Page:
Structures of most organic molecules are drawn in terms of single, double, or triple bonds between carbon atoms, each atom pos­sessing the ability to form four bonds. But the properties and reactions of benzene do not conform with those of any single structure drawn in this conventional way. Instead, the six carbon atoms in benzene are considered to be held together by two-electron (single) bonds of equal length. The third electron in each car­bon atom forms the bond with hydrogen. The fourth electron in each carbon atom (a total of six in the entire benzene ring) is not bonded with other electrons. These six electrons, which would otherwise be required for three double bonds, are evenly distributed around the hexagonal ring. These six delocalized elec­trons, known as pi-electrons, give rise to a doughnut-shaped electron cloud. This cloud is distributed above and below the plane of the ring atoms. As a result, all of the bonds be­tween carbon atoms in benzene are the same length. They are shorter than a carbon-carbon single bond in a simple aliphatic (chainlike) compound, but longer than an ordinary carbon-carbon double bond.

The greater mobility of the pi-electrons ac­counts for the unique properties of benzene and its derivatives. For example, the reaction between bromine and a simple aliphatic al-kene, such as ethene (ethylene), is an addition reaction. The molecule of bromine attaches (adds) itself to the ethene. The reaction be­tween bromine and benzene, however, is a substitution. One of the hydrogen atoms is re­placed by a bromine atom.

Since its discovery, benzene has fulfilled


many roles industrially. It is an excellent sol­vent. It can also be converted into a vast range of derivatives—products derived (obtained) from a source—in this case, benzene. Styrene, a compound formed by adding benzene to ethene, helps in the making of polystyrene. Many other plastics, rubbers, and resins are built from benzene derivatives. It is also the basis of many substances essential to the syn­thetic chemist. Among the better-known ben­zene derivatives are nitrobenzene (used for making perfumes), aniline (for making dyes, certain medicines, and plastics), benzaidehyde (used in flavoring agents), and benzoic acid (used as an antiseptic and as a preservative).

Despite its undoubted usefulness, benzene must be treated with caution because it may cause cancer. As such, it has been banned from the classroom in most Western coun­tries. It is used with great care in the labora­tory and in industry.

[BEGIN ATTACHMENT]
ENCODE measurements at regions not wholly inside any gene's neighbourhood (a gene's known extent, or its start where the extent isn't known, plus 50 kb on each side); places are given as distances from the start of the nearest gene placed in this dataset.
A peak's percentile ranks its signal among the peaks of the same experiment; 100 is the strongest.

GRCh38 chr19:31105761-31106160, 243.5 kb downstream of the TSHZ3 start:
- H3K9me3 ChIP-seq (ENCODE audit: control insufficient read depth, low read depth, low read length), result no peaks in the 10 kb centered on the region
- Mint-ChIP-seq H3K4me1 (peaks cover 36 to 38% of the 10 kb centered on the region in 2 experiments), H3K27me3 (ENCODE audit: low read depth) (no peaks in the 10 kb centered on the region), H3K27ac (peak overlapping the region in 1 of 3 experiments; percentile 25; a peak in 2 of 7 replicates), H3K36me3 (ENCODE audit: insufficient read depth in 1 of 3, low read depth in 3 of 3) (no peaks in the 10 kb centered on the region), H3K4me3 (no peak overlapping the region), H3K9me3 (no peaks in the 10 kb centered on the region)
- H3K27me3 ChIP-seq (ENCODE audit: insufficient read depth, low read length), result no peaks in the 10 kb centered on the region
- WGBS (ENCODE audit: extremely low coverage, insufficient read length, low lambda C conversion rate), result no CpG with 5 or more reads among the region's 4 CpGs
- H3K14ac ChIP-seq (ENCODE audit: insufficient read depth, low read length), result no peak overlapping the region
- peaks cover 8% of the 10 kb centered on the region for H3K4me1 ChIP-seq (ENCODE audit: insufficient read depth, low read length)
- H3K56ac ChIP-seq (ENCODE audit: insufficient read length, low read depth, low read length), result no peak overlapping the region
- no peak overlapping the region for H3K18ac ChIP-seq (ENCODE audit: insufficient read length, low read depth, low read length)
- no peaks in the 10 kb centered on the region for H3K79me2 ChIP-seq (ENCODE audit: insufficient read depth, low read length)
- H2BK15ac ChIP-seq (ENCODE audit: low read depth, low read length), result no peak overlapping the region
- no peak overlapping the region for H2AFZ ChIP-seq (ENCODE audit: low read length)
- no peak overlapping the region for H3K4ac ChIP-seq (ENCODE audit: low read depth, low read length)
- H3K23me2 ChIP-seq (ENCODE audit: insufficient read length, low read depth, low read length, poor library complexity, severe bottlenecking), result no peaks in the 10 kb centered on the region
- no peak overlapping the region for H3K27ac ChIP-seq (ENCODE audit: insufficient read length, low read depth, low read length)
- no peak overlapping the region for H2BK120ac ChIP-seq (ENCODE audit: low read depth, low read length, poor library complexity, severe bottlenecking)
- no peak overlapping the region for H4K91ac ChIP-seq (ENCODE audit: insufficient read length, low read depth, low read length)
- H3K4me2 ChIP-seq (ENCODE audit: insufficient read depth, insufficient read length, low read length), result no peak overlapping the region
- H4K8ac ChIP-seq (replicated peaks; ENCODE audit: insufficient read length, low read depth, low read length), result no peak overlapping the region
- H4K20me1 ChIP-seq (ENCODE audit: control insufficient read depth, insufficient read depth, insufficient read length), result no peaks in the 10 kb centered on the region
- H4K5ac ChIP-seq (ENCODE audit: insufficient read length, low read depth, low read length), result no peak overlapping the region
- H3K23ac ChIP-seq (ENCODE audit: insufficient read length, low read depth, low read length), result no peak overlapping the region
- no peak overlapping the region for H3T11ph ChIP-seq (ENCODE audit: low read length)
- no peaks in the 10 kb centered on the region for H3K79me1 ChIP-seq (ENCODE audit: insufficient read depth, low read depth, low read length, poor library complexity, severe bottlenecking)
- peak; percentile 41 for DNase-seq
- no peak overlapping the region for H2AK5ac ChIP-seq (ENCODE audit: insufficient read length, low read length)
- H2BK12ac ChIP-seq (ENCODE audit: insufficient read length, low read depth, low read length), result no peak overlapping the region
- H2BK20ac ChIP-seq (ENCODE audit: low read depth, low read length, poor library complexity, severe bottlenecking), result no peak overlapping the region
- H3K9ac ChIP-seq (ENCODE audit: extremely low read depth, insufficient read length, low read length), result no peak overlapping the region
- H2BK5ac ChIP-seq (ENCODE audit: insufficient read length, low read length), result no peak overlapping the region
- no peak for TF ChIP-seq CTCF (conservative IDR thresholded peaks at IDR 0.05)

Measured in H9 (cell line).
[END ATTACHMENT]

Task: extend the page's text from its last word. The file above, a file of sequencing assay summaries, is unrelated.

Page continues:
Aniline

Nitrobenzene




Benzaidehyde CHO



This unusual buildingis a

house made almost entirely of polyurethane foam, a polymer derived from tolu­ene. To build the house, a thick layer of the foam was sprayed on the inside of large hemispherical molds. The molds were removed after the foam had hard­ened. The exterior surface was then painted with sun­screen paint to block ultra­violet light, which would otherwise cause the poly­urethane to break down. The interior surface was covered with a fire-proofing material, because polyure­thane gives off poisonous fumes when burned.


76 Organic chemistry: Aromatic hydrocarbons


 
 


Orthoxylene or Metaxylene or 1,2-xylene 1,3-xylene   Paraxylene or 1,4-xylene
  9H3   X3 -CH3 9H3  
  '.''•'■' ■'•' ';vX;5ft*cK ? -
             
Xylenehas three isomeric forms. Orthoxylene has the second methyl group { —CH3), shown in yellow, in the ortho position, adjacent to the primary methyl (in black). In metaxylene, the second methyl (purple) is in the meta position, attached to a carbon atom two car­bons away from the primary methyl. And in paraxylene, the second methyl (blue) is in the para position, oppo­site the primary methyl group.

Toluene

A liquid at room temperature, toluene is iden­tical to benzene except that one of the hydro­gen atoms has been replaced with a methyl group. A methyl group is a molecule of meth­ane without one of its hydrogen atoms. Thus, toluene is also called methylbenzene. Like benzene, from which it is easily derived, tolu­ene is a good solvent, able to dissolve other substances. It is also used as a starting mate­rial for the high explosive TNT (trinitrotoluene), and for assorted plastics. In addition, toluene is used in the manufacture of preservatives (for cosmetics, beverages, and food), antisep­tics, dyes, and perfumes. It is possible to con­vert toluene into a vast number of other deriv­atives. The major sources for toluene are coal tar and naphtha. It is extracted in the same way as benzene.

The adhesiveunder test below consists principally of the polymer polychloro-prene (a synthetic rubber) dissolved in an aromatic solvent such as toluene.

Xylenes


These are liquids at room temperature. They


are similar to toluene in structure, except that a further hydrogen atom has been displaced from the ring by a methyl group. Thus, they are also called dimethylbenzenes. Three types of xylene exist—orthoxylene, metaxylene, and paraxylene—depending on the positions of the two methyl groups about the ring. They are all useful solvents and are starting materials in the production of some types of products ob­tained from benzene. For example, paraxylene is the starting material for the synthetic fiber Terylene (Dacron). Again, they can be pre­pared from tars or naphtha using the same techniques as those for preparing benzene and toluene.


Date: 2015-12-11; view: 168